Trump and new Saudi heir vow to pursue Mideast peace
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Palestinians report tensions with the Americans over payments to terrorists

Trump and new Saudi heir vow to pursue Mideast peace

Call comes with Jared Kushner in region for talks aimed at restarting Israeli-Palestinian negotiations

US President Donald Trump, left, and then-Saudi deputy crown prince and defense minister Mohammed bin Salman, in the State Dining Room before lunch at the White House in Washington, DC, March 14, 2017. (AFP/Nicholas Kamm)
US President Donald Trump, left, and then-Saudi deputy crown prince and defense minister Mohammed bin Salman, in the State Dining Room before lunch at the White House in Washington, DC, March 14, 2017. (AFP/Nicholas Kamm)

US President Donald Trump on Wednesday spoke by telephone with the newly appointed Crown Prince Mohamed bin Salman of Saudi Arabia to congratulate him on his recent elevation as next in line for the Saudi throne.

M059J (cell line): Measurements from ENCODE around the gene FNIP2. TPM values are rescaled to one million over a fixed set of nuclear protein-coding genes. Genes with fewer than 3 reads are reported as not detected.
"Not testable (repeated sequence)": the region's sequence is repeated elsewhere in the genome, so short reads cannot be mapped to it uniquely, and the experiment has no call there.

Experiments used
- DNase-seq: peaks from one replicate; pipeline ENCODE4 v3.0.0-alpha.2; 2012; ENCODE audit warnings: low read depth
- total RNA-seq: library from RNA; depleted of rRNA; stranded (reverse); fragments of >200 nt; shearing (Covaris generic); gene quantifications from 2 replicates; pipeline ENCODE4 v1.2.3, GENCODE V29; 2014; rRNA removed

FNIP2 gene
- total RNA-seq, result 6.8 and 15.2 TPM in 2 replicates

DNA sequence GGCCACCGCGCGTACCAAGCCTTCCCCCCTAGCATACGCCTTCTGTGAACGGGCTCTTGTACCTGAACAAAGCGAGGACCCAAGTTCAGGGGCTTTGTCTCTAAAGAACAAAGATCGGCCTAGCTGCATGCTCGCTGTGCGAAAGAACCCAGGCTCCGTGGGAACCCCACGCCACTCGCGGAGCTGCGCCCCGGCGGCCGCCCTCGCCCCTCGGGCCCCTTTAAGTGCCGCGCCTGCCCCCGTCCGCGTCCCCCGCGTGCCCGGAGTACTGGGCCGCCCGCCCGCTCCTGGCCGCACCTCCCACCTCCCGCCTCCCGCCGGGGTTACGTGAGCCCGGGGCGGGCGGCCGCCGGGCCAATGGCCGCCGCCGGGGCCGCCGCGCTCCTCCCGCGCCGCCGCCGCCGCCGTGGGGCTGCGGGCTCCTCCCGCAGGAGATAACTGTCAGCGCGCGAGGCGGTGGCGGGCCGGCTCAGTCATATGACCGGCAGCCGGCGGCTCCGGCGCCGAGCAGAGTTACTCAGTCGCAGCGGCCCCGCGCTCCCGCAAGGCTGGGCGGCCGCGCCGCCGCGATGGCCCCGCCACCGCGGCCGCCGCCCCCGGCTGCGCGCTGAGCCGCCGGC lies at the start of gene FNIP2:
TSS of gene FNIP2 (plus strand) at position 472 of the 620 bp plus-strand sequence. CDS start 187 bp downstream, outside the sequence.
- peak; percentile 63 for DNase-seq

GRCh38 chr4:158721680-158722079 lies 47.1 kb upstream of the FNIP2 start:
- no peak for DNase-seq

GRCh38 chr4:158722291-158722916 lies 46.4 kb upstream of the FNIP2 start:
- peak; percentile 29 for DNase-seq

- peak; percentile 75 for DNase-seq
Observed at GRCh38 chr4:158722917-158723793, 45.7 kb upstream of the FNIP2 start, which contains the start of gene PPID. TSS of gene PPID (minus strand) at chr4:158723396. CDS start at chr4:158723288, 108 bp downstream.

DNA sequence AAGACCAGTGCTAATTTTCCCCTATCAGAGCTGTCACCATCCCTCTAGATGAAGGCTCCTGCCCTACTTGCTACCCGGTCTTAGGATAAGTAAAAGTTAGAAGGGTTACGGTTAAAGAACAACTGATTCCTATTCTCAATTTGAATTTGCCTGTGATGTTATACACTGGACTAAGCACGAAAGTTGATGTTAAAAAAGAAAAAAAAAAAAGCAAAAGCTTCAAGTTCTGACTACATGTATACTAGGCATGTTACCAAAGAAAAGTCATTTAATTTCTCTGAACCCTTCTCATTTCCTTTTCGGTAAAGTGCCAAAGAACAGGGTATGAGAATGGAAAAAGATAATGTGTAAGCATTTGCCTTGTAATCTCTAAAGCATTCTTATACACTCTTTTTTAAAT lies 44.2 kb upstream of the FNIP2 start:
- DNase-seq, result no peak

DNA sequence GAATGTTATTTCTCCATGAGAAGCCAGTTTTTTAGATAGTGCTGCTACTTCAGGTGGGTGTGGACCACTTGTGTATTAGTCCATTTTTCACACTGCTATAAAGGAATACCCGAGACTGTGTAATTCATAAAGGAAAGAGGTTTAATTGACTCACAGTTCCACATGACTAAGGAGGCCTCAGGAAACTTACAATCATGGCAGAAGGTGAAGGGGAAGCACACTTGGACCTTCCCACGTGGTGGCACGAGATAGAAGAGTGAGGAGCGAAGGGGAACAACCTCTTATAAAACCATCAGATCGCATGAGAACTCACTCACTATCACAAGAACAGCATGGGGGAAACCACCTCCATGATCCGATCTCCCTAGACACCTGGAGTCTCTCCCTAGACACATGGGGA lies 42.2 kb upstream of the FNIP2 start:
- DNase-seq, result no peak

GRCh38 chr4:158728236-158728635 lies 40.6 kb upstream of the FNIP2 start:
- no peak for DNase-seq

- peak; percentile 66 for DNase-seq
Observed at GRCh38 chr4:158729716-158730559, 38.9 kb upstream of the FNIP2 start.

The phone call came after Saudi King Salman earlier appointed his 31-year-old son as crown prince, placing him firmly as first-in-line to the throne.

Trump and Salman committed to “close cooperation to advance our shared goals of security, stability, and prosperity across the Middle East and beyond,” the White House said in a statement.

The two men also “discussed efforts to achieve a lasting peace between the Israelis and the Palestinians,” as well as prioritizing the severance of all support for terrorism.

“They discussed ways to further deepen economic cooperation between the United States and Saudi Arabia,” and resolving the ongoing dispute between Saudi Arabia and Qatar, the statement said.